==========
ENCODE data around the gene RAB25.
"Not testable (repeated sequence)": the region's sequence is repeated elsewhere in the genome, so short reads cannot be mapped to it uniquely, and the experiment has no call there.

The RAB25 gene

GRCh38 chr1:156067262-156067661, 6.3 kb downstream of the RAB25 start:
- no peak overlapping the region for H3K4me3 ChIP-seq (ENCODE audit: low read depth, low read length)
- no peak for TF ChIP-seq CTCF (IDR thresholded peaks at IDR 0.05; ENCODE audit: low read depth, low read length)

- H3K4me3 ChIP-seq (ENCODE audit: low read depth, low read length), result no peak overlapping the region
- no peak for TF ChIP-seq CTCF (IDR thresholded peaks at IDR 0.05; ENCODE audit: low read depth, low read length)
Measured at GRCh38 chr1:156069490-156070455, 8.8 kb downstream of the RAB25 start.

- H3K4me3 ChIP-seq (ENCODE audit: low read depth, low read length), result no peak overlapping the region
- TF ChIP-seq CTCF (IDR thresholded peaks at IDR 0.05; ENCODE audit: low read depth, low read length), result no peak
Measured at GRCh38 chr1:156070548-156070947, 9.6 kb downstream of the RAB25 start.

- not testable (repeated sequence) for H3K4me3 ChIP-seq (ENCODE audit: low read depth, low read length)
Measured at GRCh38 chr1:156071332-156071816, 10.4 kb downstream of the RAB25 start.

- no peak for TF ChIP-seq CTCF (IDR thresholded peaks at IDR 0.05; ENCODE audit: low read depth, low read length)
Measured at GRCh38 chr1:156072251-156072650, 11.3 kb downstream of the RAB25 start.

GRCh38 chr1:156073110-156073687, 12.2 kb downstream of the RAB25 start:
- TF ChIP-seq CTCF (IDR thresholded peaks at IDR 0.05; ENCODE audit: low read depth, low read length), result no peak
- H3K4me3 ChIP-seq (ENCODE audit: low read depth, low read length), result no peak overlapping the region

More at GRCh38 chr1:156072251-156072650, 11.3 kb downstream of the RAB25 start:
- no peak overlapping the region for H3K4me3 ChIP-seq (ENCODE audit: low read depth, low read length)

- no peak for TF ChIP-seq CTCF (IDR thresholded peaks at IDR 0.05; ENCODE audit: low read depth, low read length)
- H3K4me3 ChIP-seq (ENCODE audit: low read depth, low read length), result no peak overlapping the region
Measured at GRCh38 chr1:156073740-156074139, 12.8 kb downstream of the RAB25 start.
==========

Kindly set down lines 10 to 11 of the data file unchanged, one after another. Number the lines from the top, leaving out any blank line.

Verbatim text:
- H3K4me3 ChIP-seq (ENCODE audit: low read depth, low read length), result no peak overlapping the region
- TF ChIP-seq CTCF (IDR thresholded peaks at IDR 0.05; ENCODE audit: low read depth, low read length), result no peak